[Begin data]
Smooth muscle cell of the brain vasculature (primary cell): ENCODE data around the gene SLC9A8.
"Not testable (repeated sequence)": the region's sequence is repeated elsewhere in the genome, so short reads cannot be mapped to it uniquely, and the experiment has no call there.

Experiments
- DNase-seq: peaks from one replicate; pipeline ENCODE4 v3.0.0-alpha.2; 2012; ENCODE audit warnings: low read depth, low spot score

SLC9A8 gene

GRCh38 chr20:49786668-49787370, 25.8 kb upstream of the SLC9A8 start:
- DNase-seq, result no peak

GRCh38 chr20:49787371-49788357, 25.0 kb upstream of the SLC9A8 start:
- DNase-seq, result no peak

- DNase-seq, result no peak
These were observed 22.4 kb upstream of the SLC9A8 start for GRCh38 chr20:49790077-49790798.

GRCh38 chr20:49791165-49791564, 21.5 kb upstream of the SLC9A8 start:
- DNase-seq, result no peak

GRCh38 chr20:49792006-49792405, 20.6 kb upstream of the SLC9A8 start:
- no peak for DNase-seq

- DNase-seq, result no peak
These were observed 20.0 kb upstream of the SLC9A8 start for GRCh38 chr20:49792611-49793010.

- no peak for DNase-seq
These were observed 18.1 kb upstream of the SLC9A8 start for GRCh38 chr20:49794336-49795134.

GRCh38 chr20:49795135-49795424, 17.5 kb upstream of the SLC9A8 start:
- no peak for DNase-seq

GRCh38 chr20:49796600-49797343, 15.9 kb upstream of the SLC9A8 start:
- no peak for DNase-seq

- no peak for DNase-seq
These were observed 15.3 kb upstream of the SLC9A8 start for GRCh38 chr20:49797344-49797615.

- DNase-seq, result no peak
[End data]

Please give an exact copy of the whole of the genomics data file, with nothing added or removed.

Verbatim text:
Smooth muscle cell of the brain vasculature (primary cell): ENCODE data around the gene SLC9A8.
"Not testable (repeated sequence)": the region's sequence is repeated elsewhere in the genome, so short reads cannot be mapped to it uniquely, and the experiment has no call there.

Experiments
- DNase-seq: peaks from one replicate; pipeline ENCODE4 v3.0.0-alpha.2; 2012; ENCODE audit warnings: low read depth, low spot score

SLC9A8 gene

GRCh38 chr20:49786668-49787370, 25.8 kb upstream of the SLC9A8 start:
- DNase-seq, result no peak

GRCh38 chr20:49787371-49788357, 25.0 kb upstream of the SLC9A8 start:
- DNase-seq, result no peak

- DNase-seq, result no peak
These were observed 22.4 kb upstream of the SLC9A8 start for GRCh38 chr20:49790077-49790798.

GRCh38 chr20:49791165-49791564, 21.5 kb upstream of the SLC9A8 start:
- DNase-seq, result no peak

GRCh38 chr20:49792006-49792405, 20.6 kb upstream of the SLC9A8 start:
- no peak for DNase-seq

- DNase-seq, result no peak
These were observed 20.0 kb upstream of the SLC9A8 start for GRCh38 chr20:49792611-49793010.

- no peak for DNase-seq
These were observed 18.1 kb upstream of the SLC9A8 start for GRCh38 chr20:49794336-49795134.

GRCh38 chr20:49795135-49795424, 17.5 kb upstream of the SLC9A8 start:
- no peak for DNase-seq

GRCh38 chr20:49796600-49797343, 15.9 kb upstream of the SLC9A8 start:
- no peak for DNase-seq

- no peak for DNase-seq
These were observed 15.3 kb upstream of the SLC9A8 start for GRCh38 chr20:49797344-49797615.

- DNase-seq, result no peak